The Commonwealth Secretariat is setting out to transform itself into a more fit-for-purpose partner to deliver the Sustainable Development Goals by 2030 in the face multiple, interlocking global crises.
The Commonwealth Secretariat is setting out to transform itself into a more fit-for-purpose partner to deliver the Sustainable Development Goals by 2030 in the face of multiple, interlocking global crises.
The Secretariat, in collaboration with the World Bank’s Global Evaluation Initiatives (GEI), recently hosted its second ‘Learning Week’, on the theme ‘Learn and adapt to accelerate action: Translating a decade of learning to transformational change in the Commonwealth’.
The event featured three days of intensive virtual discussions among high commissioners, representatives from key Commonwealth organisations and partner agencies, senior staff members at the Secretariat and independent experts.
Participants explored how the 56-year old Commonwealth Secretariat could adapt and remain relevant as a development partner, in a world marked by increasingly complex challenges and growing scepticism about the global multilateral system.
Opening the discussions, Commonwealth Secretary-General Patricia Scotland set the scene:
“We are here today to reflect on what we have learned in the past decade, and how these lessons can shape our impact in these truly unprecedented times. We are reviewing our ways of working and delivery models to respond to the COVID-19 pandemic’s impact in member countries.”
With less than a decade to go before the 2030 target date for achieving the 17 globally-agreed Sustainable Development Goals (SDGs), the pressure is on to maximise impact of development programmes and actions, while navigating a changing international landscape.
In her address, Director-General of the World Bank’s Independent Evaluation Group, Alison Evans elaborated: “This is a time of multiple crises, with the devastating effects of the pandemic intersecting with the global climate emergency, environmental degradation, rising conflicts and longstanding structural weaknesses in our economic and political systems.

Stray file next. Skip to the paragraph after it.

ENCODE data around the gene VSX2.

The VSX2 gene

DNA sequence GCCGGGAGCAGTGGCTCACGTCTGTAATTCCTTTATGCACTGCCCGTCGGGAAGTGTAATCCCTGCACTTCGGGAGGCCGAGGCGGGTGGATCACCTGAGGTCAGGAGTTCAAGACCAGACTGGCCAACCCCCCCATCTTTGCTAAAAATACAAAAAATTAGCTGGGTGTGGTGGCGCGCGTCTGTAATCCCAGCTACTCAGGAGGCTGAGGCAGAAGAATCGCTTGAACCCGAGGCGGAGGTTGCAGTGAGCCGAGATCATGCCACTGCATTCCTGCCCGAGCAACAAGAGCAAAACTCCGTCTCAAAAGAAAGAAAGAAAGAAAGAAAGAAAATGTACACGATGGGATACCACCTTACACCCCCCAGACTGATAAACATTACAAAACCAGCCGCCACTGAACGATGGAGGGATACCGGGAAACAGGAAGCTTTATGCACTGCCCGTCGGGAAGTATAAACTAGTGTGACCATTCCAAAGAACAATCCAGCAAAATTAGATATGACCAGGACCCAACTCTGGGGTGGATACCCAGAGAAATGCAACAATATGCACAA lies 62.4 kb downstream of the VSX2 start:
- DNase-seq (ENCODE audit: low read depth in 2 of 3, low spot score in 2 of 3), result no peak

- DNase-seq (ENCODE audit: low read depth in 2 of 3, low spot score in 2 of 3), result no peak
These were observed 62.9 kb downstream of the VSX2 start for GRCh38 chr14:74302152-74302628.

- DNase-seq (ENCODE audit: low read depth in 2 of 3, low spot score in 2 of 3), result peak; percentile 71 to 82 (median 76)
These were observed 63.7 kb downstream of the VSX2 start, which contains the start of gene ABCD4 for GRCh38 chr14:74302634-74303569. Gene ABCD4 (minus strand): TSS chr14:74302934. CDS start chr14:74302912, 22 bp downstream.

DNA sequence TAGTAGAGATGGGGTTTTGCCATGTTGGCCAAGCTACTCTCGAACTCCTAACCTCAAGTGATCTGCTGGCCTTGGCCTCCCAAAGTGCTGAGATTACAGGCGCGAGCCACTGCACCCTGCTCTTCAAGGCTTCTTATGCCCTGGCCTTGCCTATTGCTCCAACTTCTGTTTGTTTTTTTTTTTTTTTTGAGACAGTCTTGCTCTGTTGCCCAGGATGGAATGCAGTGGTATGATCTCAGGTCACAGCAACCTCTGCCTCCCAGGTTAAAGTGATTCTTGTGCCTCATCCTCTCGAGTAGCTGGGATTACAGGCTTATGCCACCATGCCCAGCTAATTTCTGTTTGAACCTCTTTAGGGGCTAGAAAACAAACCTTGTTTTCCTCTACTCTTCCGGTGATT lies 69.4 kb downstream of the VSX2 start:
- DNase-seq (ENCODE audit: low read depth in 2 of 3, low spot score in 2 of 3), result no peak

“We started out in 2020 with a decade of delivery for the SDGs - this has now turned into an urgent race to avoid another lost decade with development.”
Key global trends
As a backdrop for discussions, independent researcher Olivia Kaye presented preliminary findings of a study on the impact of the Commonwealth Secretariat’s work over the past decade.
She laid out five key global trends that have shaped international development during this period: the decline of democracy; significant economic disruption, including rising inequality and public debt; increased focus on regional trade; increased focus on climate change; and unprecedented advances in technology.
She also noted that threats to multilateralism were “likely to remain”, at least in the first several years of this decade.
The study found that despite the challenges, the Commonwealth has held a unique advantage as a consensus-building organisation, due to its relatively small size and high level of political access. However, taking more decisive action on global issues and working in a more joined-up and strategic manner within the Secretariat could enhance performance.
“Despite the rising backlash against multilateralism, Commonwealth member states - and increasingly non-member states as well - continue to see value in being a part of a multilateral voice that draws attention to national priorities and issues of global concern,” Olivia Kaye added.
Panels honed in on issues such as consensus-building, enhancing international cooperation, delivering the SDGs, as well as organisational elements such as change management and using technology and data science in evaluation.
They touched on the significant restructuring and reforms undertaken by the Secretariat to become more dynamic, as well as its enhanced focus on monitoring and evaluation. The COVID-19 pandemic has intensified the need for strategic planning and impactful programmes and actions.
Assistant Secretary-General Nabeel Goheer, who coordinated the event, stressed: “If the rate of change outside the organisation exceeds the rate of change on the inside, the end is near... An organisation’s ability to learn and translate that learning to action rapidly is the ultimate comparative advantage.”
Presenters included industry experts, international partners such as the United Nations, World Bank, African Development Bank, Asian Development Bank, Islamic Development Bank, Caribbean Development Bank and the Caribbean Community, Pacific Island Development Forum, sister organisations Commonwealth Foundation and the Commonwealth of Learning, and private sector collaborators such as Bloomberg.
The outcomes of the learning week will contribute to shaping the Commonwealth Secretariat’s Strategic Plan beyond 2021.